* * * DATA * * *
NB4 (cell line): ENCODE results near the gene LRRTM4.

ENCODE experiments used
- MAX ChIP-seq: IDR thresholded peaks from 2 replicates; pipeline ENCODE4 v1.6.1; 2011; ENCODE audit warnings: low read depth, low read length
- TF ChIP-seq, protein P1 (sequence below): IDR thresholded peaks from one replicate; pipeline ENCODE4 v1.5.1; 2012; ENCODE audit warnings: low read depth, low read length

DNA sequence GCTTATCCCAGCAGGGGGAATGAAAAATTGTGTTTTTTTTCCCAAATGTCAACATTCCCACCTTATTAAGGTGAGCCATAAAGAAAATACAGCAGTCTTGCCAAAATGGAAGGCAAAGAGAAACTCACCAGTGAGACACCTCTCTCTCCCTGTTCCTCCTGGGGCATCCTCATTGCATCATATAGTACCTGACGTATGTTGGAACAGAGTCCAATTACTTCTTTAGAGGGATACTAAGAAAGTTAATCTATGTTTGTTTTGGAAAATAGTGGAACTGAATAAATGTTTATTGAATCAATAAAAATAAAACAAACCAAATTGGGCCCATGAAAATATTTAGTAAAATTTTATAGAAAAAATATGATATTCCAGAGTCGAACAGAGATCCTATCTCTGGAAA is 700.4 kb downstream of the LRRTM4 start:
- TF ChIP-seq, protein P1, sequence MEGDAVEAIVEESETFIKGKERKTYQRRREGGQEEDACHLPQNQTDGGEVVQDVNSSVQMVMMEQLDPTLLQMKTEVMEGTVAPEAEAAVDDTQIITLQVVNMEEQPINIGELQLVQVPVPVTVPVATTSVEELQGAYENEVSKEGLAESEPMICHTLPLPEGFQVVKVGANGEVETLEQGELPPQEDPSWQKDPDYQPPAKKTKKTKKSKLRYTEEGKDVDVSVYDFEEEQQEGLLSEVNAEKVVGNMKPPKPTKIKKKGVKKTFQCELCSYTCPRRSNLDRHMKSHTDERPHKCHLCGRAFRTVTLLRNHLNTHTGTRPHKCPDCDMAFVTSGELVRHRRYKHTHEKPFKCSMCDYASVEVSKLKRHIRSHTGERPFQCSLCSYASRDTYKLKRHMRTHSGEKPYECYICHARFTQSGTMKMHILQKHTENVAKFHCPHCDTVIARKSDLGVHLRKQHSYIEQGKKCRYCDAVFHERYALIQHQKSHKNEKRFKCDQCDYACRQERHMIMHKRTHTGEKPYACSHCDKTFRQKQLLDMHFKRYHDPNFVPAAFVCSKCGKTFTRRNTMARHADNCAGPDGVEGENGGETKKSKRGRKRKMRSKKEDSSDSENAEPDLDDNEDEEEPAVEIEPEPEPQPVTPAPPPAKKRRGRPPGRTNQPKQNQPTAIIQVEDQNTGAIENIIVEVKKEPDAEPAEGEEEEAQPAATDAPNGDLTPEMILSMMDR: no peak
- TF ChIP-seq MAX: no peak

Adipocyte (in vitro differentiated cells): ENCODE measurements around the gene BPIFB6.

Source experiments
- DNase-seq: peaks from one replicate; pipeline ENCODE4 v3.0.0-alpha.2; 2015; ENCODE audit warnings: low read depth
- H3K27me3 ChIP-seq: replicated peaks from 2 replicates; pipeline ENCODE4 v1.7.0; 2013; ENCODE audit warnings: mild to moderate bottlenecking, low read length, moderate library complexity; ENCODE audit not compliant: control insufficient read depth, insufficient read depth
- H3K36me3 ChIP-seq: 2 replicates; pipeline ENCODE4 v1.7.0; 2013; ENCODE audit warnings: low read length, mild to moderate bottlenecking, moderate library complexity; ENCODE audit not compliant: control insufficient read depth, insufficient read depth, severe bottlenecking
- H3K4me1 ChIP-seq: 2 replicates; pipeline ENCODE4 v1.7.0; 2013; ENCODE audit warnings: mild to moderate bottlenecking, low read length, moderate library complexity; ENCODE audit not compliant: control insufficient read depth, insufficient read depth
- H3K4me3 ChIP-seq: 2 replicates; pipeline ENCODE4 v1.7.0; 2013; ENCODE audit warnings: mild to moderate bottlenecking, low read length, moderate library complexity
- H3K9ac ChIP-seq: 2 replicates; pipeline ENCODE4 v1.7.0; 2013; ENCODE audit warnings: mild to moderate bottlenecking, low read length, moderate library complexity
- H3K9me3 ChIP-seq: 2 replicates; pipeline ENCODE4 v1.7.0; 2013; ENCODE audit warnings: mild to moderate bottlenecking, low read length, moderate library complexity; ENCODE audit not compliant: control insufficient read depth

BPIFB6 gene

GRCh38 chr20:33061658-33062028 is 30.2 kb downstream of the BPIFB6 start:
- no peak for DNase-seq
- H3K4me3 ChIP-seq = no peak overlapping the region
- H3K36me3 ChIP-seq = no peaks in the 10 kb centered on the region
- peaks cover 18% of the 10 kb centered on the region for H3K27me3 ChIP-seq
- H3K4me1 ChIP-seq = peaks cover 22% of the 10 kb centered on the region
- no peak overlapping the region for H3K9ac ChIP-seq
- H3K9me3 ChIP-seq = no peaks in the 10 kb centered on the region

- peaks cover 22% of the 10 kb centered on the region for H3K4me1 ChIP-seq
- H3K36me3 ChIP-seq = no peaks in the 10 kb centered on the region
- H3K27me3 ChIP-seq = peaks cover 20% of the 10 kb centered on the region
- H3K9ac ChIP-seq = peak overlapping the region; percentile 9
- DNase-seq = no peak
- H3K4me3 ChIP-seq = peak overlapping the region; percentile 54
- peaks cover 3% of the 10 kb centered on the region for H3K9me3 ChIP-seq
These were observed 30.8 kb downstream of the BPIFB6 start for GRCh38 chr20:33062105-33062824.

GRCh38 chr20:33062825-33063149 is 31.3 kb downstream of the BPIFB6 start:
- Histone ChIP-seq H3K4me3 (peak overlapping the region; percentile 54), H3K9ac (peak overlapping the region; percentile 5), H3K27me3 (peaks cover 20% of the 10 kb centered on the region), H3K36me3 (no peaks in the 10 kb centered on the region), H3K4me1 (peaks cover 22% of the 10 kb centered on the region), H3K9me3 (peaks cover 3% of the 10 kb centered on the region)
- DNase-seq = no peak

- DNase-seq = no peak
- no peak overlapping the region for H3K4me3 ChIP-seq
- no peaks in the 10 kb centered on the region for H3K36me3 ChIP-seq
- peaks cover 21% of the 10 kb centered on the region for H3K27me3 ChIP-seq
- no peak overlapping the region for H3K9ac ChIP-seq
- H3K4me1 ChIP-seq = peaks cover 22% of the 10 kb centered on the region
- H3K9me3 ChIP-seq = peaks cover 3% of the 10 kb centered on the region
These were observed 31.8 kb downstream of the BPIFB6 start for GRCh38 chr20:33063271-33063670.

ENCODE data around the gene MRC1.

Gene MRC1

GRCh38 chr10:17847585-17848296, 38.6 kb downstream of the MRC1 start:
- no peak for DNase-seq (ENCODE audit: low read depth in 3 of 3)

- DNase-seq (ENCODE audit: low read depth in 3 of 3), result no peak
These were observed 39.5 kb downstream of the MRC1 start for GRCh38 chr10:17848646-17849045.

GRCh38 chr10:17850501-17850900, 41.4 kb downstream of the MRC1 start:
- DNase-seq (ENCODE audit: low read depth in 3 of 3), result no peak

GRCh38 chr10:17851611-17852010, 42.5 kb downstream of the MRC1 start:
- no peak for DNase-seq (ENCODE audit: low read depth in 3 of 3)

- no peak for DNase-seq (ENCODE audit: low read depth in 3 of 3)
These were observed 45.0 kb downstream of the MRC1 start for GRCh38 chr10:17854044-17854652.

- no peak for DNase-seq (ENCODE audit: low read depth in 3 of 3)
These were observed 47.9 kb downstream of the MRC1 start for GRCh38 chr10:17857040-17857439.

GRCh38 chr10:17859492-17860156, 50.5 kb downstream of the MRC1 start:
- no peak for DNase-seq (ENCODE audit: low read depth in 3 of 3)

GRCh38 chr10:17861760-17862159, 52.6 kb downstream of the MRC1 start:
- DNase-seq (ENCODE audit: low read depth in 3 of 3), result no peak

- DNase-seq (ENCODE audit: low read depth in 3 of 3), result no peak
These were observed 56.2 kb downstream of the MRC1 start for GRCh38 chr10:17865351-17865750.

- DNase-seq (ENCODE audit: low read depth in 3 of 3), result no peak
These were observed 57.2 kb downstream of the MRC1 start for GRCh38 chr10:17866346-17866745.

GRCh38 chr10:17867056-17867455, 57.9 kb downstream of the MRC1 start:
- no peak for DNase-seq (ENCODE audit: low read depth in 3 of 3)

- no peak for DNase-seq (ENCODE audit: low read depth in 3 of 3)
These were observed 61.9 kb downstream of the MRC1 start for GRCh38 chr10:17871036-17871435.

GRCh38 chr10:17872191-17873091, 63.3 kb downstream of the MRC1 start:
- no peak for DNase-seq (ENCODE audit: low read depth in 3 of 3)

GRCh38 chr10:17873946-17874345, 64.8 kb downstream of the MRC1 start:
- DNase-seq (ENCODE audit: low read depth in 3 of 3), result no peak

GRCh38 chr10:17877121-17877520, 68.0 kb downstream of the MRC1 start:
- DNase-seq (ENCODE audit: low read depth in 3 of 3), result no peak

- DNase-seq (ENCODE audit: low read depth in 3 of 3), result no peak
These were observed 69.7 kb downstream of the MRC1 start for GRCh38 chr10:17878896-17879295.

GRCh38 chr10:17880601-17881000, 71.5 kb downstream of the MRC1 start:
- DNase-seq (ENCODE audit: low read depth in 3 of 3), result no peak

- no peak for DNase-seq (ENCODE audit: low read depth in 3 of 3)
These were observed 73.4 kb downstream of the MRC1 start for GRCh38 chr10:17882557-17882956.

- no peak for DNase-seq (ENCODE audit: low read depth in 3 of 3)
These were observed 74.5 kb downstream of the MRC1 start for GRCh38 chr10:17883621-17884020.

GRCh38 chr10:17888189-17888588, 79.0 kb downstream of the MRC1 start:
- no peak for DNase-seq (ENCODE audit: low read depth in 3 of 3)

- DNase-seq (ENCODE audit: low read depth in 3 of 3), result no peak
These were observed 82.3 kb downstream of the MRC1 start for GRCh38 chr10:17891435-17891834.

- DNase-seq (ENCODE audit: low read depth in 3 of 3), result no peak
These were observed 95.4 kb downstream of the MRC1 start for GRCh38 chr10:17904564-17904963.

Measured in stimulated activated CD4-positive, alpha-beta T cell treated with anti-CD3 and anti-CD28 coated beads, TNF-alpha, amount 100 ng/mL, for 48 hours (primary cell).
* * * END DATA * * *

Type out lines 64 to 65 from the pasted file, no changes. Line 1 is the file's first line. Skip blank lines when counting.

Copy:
These were observed 56.2 kb downstream of the MRC1 start for GRCh38 chr10:17865351-17865750.

- DNase-seq (ENCODE audit: low read depth in 3 of 3), result no peak